I’m leaving tomorrow for a week-long writing retreat on Denman Island. I am attending a five day group writing workshop with Steven Galloway, where the first chapter of my first novel will get its first critique (sounds like I’ll probably make it big time), and then staying for the Denman Island Readers and Writers Festival.
I didn’t get nervous until yesterday, when I had to print out seven copies of my first chapter. And then I got so nervous. I stood over my printer as it ejected double-spaced, Times New Roman versions of the sentences I wrote. Why is there so much dialogue? I asked out loud, sweating. Such simple words, such petty subject matter.
The worst was my title, which I had to format four double-spaced lines down the first page (according to the first website Google generated for me). I previously thought my title was neat, but now with my name underneath it (with “by” before my name), isn’t it a little pretentious? A little too trying?
Then I had to write a summary of the rest of my book. I didn’t know whether to make it sound gripping and suspenseful, like the dust jackets of novels that have actually been published, or analytical, like I was really telling people what was going to happen and wanted to get their advice on whether it made sense. I remember doing it wrong in elementary school – I was supposed to write a book report, and instead I made it sound like a book trailer.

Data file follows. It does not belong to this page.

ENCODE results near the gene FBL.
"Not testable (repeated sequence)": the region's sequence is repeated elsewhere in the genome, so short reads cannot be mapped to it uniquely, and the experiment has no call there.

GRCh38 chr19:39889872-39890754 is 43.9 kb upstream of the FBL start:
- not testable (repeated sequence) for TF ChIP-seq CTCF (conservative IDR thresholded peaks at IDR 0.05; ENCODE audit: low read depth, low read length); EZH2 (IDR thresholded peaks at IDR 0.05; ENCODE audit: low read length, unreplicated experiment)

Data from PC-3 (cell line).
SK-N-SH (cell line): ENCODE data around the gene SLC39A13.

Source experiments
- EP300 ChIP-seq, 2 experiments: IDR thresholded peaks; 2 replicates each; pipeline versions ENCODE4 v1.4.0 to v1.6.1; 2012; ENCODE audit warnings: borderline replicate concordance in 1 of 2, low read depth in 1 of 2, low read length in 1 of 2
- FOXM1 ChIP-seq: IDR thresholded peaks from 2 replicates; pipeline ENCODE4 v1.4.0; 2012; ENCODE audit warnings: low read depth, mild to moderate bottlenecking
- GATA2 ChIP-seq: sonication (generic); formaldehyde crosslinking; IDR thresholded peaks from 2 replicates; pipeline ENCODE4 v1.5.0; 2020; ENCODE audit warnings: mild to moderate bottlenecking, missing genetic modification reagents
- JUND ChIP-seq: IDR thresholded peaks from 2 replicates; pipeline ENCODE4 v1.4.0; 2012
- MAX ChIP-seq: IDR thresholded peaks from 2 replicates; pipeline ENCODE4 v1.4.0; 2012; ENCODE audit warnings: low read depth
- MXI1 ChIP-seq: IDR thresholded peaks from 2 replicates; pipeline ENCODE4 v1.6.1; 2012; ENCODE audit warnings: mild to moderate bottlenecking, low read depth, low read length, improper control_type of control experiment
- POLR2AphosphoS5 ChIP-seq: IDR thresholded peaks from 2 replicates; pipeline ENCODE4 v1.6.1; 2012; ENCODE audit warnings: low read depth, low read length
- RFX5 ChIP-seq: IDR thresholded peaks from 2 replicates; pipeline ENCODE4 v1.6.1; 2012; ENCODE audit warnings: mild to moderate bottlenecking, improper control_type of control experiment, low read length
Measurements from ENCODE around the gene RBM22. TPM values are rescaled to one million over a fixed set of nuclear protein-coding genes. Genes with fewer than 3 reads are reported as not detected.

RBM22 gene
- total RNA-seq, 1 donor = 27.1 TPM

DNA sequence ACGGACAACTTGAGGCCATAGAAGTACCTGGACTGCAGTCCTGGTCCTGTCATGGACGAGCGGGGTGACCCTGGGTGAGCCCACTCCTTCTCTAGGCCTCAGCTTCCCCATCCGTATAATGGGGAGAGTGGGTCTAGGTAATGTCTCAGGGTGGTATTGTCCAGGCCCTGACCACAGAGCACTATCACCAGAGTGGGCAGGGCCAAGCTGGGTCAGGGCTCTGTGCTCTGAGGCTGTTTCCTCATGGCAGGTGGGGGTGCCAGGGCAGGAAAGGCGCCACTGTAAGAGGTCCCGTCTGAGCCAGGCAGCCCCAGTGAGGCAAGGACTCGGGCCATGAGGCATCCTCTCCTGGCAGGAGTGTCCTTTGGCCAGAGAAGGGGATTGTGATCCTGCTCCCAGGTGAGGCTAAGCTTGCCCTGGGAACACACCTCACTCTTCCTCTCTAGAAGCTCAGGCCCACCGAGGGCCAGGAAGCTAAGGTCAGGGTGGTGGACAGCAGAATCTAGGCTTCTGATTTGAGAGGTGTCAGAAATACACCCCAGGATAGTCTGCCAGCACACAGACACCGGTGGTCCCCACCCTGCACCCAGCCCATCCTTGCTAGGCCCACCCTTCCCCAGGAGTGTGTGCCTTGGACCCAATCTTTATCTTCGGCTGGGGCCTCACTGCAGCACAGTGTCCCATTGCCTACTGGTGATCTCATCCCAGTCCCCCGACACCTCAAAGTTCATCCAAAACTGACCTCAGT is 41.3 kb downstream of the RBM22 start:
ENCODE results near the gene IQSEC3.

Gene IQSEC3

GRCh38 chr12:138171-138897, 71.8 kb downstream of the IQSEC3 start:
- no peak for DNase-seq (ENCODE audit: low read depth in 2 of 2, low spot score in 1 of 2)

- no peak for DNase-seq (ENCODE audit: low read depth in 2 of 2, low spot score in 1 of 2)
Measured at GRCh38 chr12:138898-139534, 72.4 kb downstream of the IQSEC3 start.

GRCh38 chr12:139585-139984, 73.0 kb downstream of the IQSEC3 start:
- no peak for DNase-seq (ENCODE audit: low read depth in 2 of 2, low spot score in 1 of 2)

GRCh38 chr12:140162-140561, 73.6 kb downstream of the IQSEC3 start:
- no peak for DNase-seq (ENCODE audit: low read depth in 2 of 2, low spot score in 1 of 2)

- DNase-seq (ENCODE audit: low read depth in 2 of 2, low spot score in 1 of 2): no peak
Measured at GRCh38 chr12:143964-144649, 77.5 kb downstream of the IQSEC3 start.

Why is it the formatting that makes me want to curl up in my bed and throw my novel away?
I think it’s because formatting makes immediately evident the serious writer who has before sent things out to agents and editors, and me, who is only calling this a novel because it took me a long time. I’m also afraid that now that my book will look like everyone else’s – with the same margin and page formatting (I hope) – it will be clear that I am nowhere near the stage I need to be at, that I am not yet a writer.
I’m scared about formatting because it replaces other things I could be scared about. Instead I could be scared about imagining people laughing at my writing. Instead I could be scared about the way I will react – maybe I’ll pretend this was a first chapter I just threw off and I don’t have any more than that, I’m just trying this writing thing out. Instead I could be scared that I’m going to leave this place thinking I’m not a writer, I don’t fit in with writers, and I’m never going to get anything published.
So instead of being scared of any of that I keep glancing at the pages I printed off and worrying about the way it looks. I hate Times New Roman! I hate my name!